Using generated SDKs – Tutorial
Generated SDKs are created by the Buf Schema Registry (BSR) and contain code generated from Protobuf schemas and plugins. They can be installed as dependencies using popular package managers like NPM, Go, Maven/Gradle, and Swift Package Manager, enabling you to easily consume Protobuf APIs without manually generating code or interacting with the schemas directly. For example, mobile or web teams that do not directly own Protobuf schemas can use generated SDKs to consume Protobuf APIs from other teams.
- A module is a collection of Protobuf files that are configured, built, and versioned as a logical unit. Modules are the basic unit of organization for all Buf operations.
- Plugins are external programs that enable the transformation of Protobuf schemas into other constructs. They're used in this context to generate the client code that is packaged into the generated SDKs.
- A repository is the remote representation of a module within the BSR. Each generated SDK is created from the Protobuf code in a repository and the plugins you choose.
1. Find generated SDKs
Usually, you'll have a direct URL for the repository you want to use, either from the API owner or from your internal documentation. You can also search for a repository if you know its name, or browse what's available to you:
Go to your dashboard and click Organizations in the left nav to see all of the organizations you belong to:
Click on an organization to view all of its repositories, then click on the repository you want to use.
Click the SDKs tab to see the generated SDKs for this repository:
For this tutorial, you can skip the above steps and go directly to the SDKs tab of the
eliza repository in the
2. Choose language, plugins, and package manager
You have control over what's included in your SDK—you can choose the repository (which you've already done) and then choose the language, plugins, package manager, and the branch or tag of the repository itself. This enables you to key development to a specific version of the schema. Once you choose the language, the BSR will default to that language in the future unless you change it.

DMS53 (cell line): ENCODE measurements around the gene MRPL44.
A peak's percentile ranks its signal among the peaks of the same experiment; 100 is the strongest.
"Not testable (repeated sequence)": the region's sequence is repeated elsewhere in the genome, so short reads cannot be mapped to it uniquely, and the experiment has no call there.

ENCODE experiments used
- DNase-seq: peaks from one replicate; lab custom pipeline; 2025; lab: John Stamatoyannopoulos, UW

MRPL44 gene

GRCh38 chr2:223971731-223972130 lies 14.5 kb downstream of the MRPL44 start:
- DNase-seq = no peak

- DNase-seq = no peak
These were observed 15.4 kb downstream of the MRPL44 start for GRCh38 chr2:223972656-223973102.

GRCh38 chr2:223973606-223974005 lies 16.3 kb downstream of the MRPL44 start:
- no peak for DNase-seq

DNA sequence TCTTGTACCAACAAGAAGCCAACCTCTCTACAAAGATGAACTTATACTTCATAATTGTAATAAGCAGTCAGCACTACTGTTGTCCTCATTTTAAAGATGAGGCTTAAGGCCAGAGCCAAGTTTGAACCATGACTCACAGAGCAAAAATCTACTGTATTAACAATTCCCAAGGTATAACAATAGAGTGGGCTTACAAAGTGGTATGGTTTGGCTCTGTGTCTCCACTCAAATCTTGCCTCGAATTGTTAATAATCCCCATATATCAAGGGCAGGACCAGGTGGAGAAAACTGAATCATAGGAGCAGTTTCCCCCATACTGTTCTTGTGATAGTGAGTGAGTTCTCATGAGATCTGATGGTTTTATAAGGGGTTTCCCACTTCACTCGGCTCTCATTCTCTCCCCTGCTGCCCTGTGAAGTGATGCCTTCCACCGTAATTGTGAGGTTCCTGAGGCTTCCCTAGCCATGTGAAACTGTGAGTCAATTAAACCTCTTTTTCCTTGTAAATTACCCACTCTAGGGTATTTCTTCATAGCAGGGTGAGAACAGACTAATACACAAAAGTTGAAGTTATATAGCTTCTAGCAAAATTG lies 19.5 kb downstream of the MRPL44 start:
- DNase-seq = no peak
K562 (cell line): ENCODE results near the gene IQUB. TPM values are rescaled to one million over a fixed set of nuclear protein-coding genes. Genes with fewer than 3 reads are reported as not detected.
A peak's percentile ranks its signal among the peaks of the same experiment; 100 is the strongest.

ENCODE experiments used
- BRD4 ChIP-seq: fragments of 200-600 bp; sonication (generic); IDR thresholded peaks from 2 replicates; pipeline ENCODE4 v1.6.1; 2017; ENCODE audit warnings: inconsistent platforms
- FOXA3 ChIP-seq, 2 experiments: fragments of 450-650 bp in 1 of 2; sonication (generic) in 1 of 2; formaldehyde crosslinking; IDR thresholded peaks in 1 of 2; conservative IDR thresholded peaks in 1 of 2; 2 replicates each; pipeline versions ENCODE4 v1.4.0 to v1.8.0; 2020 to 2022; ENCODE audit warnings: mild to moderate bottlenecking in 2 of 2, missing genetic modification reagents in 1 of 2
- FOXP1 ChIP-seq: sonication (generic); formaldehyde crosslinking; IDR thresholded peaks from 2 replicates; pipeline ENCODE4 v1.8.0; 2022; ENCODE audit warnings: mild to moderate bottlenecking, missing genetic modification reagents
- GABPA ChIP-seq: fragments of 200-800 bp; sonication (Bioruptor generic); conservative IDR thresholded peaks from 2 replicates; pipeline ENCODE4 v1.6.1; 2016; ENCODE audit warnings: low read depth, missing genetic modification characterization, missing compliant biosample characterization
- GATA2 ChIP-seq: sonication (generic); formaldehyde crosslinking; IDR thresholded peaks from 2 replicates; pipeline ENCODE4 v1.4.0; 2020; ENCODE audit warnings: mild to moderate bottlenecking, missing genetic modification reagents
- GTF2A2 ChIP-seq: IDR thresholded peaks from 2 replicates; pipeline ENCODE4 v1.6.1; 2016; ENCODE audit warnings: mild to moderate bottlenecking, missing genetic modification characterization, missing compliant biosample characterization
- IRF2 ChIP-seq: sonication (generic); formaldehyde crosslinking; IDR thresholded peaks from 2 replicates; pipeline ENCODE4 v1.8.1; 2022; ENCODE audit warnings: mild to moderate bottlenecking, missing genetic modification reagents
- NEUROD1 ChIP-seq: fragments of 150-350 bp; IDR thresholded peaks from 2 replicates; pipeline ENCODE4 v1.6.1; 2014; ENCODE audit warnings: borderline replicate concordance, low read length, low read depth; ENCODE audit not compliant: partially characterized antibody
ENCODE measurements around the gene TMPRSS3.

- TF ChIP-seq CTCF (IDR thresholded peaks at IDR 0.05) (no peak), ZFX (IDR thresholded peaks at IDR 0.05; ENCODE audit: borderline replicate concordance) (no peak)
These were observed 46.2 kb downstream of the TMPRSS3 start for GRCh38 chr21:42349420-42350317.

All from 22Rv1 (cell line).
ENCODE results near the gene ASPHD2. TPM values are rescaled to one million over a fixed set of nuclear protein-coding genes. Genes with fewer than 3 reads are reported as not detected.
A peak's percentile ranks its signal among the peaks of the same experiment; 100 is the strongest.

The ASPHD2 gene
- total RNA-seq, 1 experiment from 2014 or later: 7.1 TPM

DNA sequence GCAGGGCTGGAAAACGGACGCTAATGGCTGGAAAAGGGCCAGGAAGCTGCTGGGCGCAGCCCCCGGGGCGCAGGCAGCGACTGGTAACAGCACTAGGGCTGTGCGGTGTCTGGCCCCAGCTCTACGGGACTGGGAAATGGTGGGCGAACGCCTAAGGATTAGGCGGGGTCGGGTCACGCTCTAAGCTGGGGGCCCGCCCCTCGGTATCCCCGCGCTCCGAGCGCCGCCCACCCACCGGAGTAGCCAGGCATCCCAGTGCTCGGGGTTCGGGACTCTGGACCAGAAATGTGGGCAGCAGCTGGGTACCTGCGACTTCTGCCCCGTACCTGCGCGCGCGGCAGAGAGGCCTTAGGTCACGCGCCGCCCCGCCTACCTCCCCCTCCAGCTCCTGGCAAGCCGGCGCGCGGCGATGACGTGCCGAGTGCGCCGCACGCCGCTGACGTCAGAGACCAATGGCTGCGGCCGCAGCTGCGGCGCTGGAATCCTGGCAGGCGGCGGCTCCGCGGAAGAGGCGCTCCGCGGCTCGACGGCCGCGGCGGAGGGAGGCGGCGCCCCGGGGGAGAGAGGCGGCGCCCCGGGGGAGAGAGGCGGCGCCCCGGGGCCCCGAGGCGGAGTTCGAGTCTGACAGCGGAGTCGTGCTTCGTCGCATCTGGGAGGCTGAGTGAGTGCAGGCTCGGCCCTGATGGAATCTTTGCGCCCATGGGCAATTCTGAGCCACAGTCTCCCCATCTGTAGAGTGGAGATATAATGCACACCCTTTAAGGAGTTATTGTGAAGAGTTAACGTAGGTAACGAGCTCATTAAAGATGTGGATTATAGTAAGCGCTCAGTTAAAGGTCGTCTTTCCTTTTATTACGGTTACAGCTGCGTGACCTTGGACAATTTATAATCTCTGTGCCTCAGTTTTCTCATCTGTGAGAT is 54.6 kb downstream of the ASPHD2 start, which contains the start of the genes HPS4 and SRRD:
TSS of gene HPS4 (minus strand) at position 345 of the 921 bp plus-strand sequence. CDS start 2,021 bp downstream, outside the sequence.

You can include multiple plugins by clicking on more than one to select them, but for this tutorial, you'll just use one.
Click Continue. A panel with the available package managers and installation instructions appears. You can choose a different manager than the default, but we'll stick with NPM.
3. Setup and installation
The Package Manager section allows you to choose between different managers, and provides a one-time configuration. The Available SDKs panel beneath it provides the installation instructions for the SDKs generated from the repository and each plugin you selected:
- Run the configuration command, then either click the One-time registry configuration check box or click Completed.
- Follow the provided installation instructions to install the SDK. You can now use the SDK, and can see a link to integration instructions.
4. Changing the branch or tag
The BSR defaults to providing SDKs at the latest module and plugin version unless otherwise specified. To pin SDKs to a specific repository version, select the Current reference dropdown near the top of the SDKs tab and choose a branch or tag:
You can reset the module to latest by going back to the Current reference dropdown and choosing Reset current reference. To specify a specific plugin version to generate SDKs with, select the Plugin version dropdown for a given SDK under the Available SDKs section and choose a plugin version:
Notice that when you make these changes, the installation command updates to reflect the new version (this result is
from choosing the
$ npm install @firstname.lastname@example.org
This syntax identifies the plugin version first, and then the exact commit in the repository that the
represents. For more information on the specifics of the syntax, see the NPM guide.
The guides for the other dependency managers have similar sections.